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Bashu Dev Pardhe*, Mukund Joshi, Rajesh Pandey, P D Sharma, Jasbir Singh, Prem Paudyal


G6PDdeficiencyis one of the most common inherited disorders of mankind, with more than 400 million people being affected worldwide. It is probably the most common inborn error of metabolism in human which in adults can cause chronic haemolytic anemia or drug induced or stress induced acute hemolysis, whereas in neonates it is one of the common cause of neonatal hyperbilirubinemia. Purpose: The aim of the study was to find out the extend of G6PD deficiency and to make a correlation between G6PD activity and serum bilirubin levels in neonates. Patients and methods: A total of 100 neonates of age 1-7 days were selected for the study in which 57 were males and 43 were females. Quantitative estimation of Total serum bilirubin, Direct serum bilirubin and Indirect serum bilirubin were done by end point method. G6PD activity was measured by kinetic (increasing) method. Results: Extend of G6PD deficiency was found to be 3% in which male female ratio was 2:1. 40% of the neonates were found to have hyperbilirubinemia and another 40% were normal. Only the direct serum bilirubin was statistically significant (p=0.013) with G6PD activity. Total serum bilirubin was statistically higher in G6PD deficient cases (mean= 9.90 ±6.57 mg/dl) than normal G6PD (5.65±3.56 mg/dl). Total and indirect serum bilirubin were found to be statistically significantly different between G6PD deficient and normal cases with p=0.015, 0.023 respectively. Conclusion: The prevalence of G6PD deficiency was found to be 3%, thus early detection of this enzymopathy regardless of sex and close surveillance of the newborns is important.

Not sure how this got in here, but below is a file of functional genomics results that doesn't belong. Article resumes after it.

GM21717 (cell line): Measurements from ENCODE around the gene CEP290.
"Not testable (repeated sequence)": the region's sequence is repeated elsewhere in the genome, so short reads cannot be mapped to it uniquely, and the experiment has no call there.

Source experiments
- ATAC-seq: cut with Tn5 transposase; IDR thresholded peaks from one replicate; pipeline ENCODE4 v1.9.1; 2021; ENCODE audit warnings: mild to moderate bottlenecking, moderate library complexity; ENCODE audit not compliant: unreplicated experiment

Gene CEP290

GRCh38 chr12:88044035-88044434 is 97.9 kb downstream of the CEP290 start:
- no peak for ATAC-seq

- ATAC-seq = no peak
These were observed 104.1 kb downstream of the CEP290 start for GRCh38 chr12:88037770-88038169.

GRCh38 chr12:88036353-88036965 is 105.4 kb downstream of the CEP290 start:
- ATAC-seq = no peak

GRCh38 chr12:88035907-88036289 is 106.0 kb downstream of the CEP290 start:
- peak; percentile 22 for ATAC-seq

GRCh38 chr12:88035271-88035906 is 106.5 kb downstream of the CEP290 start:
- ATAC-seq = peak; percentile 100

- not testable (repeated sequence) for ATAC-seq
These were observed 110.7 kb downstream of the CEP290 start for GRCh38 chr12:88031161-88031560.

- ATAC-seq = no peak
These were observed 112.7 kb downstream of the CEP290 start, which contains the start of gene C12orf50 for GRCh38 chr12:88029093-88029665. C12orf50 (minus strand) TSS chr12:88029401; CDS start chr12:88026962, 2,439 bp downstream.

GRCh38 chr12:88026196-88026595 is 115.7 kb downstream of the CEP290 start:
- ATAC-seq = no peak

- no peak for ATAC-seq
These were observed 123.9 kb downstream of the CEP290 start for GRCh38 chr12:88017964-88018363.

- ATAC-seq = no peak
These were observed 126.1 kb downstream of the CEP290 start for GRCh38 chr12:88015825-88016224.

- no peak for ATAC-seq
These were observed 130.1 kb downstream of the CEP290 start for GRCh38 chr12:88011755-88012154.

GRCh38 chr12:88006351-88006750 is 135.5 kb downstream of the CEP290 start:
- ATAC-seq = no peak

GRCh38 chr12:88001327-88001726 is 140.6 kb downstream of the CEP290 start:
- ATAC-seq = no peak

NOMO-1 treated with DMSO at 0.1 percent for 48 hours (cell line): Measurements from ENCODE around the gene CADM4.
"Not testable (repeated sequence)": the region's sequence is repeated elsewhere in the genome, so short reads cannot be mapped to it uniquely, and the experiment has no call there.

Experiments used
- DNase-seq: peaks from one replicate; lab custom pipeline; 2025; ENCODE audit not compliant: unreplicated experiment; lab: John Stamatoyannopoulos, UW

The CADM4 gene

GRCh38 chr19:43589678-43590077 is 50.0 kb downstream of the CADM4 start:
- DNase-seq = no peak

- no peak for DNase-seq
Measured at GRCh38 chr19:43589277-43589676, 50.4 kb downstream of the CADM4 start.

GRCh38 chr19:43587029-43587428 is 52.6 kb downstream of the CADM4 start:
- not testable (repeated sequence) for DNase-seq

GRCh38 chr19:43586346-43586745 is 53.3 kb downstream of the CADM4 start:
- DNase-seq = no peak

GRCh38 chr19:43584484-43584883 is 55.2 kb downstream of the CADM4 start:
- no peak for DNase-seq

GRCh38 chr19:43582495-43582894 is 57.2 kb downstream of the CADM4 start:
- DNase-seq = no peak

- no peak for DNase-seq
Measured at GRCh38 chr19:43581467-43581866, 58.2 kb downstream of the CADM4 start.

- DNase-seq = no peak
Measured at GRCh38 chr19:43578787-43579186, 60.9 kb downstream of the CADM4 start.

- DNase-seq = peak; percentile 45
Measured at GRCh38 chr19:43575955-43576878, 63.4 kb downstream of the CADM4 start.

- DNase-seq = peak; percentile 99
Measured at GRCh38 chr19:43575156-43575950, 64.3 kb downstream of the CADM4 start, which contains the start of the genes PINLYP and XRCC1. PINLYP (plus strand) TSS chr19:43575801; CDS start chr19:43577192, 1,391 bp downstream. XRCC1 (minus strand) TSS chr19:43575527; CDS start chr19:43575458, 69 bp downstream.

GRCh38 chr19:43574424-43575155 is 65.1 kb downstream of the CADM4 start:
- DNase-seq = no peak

Keywords: G6PD, hemolytic anemia, neonatal hyperbilirubinemia, serum bilirubin.

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